This Strange Diamond Confirms There Are Huge Volumes of Water Trapped Deep In The Earth

Graham Pearson holds a diamond that contains the water-rich mineral ringwoodite, a new discovery that yields new clues about the presence of large amounts of water deep beneath the Earth. Photo : Richard Siemens/University of Alberta

A strange new type of diamond found by accident in Brasil has given strong weight to a controversial theory that large volumes of water are stored deep beneath the Earth, perhaps as much as found in all the oceans.

An international team of scientists led by Graham Pearson of the University of Alberta discovered the first sample of a mineral called ringwoodite.

Analysis of the mineral shows it contains 1.5% of its weight in water, a finding which confirms scientific theories about vast volumes of water trapped 410 to 660 kilometres beneath the Earth, between the upper and lower mantle.

“This sample really provides extremely strong confirmation that there are local wet spots deep in the Earth in this area,” said Pearson, a professor in the Faculty of Science, announcing the discovery in the journal Nature.

“That particular zone in the Earth, the transition zone, might have as much water as all the world’s oceans put together.”

Ringwoodite is a form of the mineral peridot, believed to exist in large quantities under high pressures in the transition zone.

Ringwoodite has been found in meteorites but until now no terrestrial sample has been unearthed because scientists haven’t been able to conduct fieldwork at extreme depths.

Pearson’s sample was found in 2008 in the Juina area of Mato Grosso, Brazil, where artisan miners unearthed the host diamond from shallow river gravels.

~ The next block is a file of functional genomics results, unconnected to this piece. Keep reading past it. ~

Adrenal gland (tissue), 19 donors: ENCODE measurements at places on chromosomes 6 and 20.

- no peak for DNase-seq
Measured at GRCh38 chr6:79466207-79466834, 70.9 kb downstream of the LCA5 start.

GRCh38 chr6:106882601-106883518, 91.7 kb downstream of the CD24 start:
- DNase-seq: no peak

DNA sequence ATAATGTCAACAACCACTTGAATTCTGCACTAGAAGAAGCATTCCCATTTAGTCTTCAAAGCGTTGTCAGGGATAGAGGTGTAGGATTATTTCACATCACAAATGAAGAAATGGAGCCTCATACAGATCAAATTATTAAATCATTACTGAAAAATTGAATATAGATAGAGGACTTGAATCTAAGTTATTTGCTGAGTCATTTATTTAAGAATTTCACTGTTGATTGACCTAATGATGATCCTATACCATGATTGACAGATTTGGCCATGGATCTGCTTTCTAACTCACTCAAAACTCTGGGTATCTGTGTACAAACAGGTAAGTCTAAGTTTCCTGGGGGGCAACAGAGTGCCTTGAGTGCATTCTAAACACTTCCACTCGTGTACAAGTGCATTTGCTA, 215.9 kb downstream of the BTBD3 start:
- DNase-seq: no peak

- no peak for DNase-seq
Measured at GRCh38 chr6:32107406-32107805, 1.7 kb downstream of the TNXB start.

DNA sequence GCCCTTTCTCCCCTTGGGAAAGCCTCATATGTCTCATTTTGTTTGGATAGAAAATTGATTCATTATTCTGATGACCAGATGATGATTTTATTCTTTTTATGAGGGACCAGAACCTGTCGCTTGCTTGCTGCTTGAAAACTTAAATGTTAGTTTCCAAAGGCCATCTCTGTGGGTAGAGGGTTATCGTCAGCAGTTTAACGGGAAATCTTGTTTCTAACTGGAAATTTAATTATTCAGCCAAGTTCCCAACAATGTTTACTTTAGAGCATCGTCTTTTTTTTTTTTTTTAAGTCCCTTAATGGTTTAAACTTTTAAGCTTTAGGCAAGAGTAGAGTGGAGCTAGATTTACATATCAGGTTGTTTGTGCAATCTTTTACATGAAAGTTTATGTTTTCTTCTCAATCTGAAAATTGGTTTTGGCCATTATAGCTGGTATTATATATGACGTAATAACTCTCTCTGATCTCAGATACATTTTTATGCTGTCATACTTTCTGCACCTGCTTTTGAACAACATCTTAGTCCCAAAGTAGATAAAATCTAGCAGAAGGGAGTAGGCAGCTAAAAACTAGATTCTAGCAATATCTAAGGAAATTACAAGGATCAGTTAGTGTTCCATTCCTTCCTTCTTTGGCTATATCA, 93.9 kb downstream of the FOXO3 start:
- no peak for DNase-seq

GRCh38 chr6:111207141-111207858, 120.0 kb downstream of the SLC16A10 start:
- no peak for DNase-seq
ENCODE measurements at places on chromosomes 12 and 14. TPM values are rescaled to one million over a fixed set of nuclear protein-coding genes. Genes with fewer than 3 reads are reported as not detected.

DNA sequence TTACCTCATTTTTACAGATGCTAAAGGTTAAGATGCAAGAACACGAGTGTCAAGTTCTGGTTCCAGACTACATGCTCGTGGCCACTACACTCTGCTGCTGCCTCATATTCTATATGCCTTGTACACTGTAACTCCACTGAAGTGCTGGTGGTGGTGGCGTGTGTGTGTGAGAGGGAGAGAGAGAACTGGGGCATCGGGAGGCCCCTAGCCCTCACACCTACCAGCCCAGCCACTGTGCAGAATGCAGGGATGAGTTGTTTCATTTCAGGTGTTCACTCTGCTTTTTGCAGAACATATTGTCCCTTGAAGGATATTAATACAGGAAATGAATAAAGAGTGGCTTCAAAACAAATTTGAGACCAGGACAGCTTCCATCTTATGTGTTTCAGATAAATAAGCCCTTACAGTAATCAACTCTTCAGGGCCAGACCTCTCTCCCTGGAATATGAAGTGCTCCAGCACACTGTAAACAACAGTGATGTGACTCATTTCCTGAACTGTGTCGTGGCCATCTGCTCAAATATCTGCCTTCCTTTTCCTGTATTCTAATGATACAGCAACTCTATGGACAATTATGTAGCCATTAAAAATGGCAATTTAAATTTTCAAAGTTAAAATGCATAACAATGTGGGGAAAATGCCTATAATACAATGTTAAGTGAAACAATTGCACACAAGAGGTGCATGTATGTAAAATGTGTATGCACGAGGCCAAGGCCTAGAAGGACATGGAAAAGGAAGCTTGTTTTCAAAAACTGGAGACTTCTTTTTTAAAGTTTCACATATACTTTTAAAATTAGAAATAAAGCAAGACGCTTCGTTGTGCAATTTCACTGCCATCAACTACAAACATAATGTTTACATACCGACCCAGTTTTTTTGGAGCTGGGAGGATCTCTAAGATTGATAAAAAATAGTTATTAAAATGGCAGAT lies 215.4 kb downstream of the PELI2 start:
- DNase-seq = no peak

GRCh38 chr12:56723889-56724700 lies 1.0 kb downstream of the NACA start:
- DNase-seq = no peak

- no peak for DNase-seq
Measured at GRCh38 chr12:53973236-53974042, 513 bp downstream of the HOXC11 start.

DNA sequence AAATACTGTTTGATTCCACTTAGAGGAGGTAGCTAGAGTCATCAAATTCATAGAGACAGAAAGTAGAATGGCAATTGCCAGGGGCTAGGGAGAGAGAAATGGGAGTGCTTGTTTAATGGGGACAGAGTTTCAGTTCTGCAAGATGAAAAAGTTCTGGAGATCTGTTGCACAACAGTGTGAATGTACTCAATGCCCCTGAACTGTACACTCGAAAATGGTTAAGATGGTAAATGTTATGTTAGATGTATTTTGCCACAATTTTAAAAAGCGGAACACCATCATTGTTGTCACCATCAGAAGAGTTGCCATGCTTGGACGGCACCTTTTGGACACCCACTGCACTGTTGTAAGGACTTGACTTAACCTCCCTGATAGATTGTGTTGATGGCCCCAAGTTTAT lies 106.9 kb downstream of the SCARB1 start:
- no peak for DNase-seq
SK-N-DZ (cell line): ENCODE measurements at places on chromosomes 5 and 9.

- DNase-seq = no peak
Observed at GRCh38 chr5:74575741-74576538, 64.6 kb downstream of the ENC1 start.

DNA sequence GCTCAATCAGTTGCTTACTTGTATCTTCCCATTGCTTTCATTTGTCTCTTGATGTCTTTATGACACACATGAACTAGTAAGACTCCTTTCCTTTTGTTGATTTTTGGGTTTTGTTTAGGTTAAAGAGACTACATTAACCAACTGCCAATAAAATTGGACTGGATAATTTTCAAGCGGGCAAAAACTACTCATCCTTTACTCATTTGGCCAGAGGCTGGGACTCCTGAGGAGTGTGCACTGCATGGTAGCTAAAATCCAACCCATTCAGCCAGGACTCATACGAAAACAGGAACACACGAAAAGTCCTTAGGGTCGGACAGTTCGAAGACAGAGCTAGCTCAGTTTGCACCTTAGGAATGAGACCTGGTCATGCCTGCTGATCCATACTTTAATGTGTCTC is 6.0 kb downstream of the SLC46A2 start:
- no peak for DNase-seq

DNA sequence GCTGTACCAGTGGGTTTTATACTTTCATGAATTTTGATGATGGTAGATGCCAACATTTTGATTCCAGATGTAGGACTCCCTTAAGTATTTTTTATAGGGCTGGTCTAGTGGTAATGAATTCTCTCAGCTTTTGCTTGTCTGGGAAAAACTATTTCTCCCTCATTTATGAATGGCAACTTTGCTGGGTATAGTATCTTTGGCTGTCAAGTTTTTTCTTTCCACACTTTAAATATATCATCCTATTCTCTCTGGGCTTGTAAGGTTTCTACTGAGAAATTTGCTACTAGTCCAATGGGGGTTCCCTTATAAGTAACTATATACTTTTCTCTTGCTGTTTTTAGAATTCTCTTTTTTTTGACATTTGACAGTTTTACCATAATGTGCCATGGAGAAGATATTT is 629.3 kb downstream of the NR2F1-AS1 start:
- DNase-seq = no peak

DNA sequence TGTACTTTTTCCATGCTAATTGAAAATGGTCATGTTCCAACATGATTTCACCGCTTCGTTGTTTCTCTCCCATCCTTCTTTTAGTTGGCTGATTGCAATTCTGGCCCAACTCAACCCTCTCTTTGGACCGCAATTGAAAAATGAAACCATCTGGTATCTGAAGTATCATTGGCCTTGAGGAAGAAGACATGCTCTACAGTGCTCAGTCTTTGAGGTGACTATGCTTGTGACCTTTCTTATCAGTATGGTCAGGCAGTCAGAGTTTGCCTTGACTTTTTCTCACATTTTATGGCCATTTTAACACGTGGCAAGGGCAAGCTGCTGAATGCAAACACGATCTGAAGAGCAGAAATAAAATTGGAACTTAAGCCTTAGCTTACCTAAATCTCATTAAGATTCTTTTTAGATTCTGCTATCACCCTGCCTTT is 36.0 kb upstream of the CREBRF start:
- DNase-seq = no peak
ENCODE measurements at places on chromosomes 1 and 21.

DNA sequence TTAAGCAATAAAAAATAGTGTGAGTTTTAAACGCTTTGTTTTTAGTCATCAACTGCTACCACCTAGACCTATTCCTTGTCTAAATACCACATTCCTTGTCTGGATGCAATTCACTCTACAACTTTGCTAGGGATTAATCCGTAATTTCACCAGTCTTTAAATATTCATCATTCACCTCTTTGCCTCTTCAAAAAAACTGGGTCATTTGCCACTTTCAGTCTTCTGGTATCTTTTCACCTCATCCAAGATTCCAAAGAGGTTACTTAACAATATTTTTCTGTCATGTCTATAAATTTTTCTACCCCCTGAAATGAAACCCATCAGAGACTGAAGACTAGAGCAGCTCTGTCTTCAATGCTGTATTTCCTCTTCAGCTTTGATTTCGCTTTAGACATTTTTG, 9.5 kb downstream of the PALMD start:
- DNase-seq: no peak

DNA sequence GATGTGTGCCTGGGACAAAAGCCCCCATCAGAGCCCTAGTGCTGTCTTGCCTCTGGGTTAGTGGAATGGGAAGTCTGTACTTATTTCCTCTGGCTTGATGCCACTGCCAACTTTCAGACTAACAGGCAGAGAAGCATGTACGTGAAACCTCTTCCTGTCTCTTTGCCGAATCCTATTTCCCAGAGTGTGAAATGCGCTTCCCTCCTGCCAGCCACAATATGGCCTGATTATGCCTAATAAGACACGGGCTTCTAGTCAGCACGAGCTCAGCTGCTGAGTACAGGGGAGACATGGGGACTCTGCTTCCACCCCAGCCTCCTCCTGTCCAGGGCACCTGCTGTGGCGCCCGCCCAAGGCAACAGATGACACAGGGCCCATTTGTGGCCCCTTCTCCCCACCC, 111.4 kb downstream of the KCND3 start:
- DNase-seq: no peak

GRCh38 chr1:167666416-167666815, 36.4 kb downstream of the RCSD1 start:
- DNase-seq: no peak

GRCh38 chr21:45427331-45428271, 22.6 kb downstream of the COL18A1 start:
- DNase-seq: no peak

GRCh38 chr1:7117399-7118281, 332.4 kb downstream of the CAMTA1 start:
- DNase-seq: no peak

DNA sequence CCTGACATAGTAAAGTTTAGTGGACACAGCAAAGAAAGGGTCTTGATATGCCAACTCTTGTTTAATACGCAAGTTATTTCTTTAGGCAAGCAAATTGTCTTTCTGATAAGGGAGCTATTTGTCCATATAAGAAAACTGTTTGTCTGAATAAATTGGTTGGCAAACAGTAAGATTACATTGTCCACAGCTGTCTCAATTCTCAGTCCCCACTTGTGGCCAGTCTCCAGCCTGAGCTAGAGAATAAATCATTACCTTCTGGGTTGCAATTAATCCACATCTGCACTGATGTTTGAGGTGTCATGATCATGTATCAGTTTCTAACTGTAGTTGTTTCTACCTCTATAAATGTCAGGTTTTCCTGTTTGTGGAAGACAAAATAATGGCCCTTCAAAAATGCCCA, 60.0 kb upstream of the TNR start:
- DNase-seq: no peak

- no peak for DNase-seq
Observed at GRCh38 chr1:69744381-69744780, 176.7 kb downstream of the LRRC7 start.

The diamond had been brought to the Earth’s surface by a volcanic rock known as kimberlite, the most deeply derived of all volcanic rocks.

Pearson’s team members had been looking for another mineral when they purchased a three-millimetre-wide, dirty-looking, commercially worthless brown diamond.

The ringwoodite itself is invisible to the naked eye, buried beneath the surface, so it was fortunate that it was found by Pearson’s graduate student, John McNeill, in 2009.

“It’s so small, this inclusion, it’s extremely difficult to find, never mind work on,” Pearson said. “So it was a bit of a piece of luck, this discovery, as are many scientific discoveries.”

The sample underwent years of analysis before it was officially confirmed as ringwoodite. The critical water measurements were performed at Pearson’s Arctic Resources Geochemistry Laboratory in Canada.

For Pearson, one of the world’s leading authorities in the study of deep Earth diamond host rocks, the discovery ranks among the most significant of his career, confirming about 50 years of theoretical and experimental work by geophysicists, seismologists and other scientists trying to understand the makeup of the Earth’s interior.

Scientists have been divided about the composition of the Earth’s transition zone and whether it is full of water or desert-dry.

Knowing water exists beneath the crust has implications for the study of volcanism and plate tectonics, affecting how rock melts, cools and shifts below the crust.

“One of the reasons the Earth is such a dynamic planet is the presence of some water in its interior,” Pearson said. “Water changes everything about the way a planet works.”

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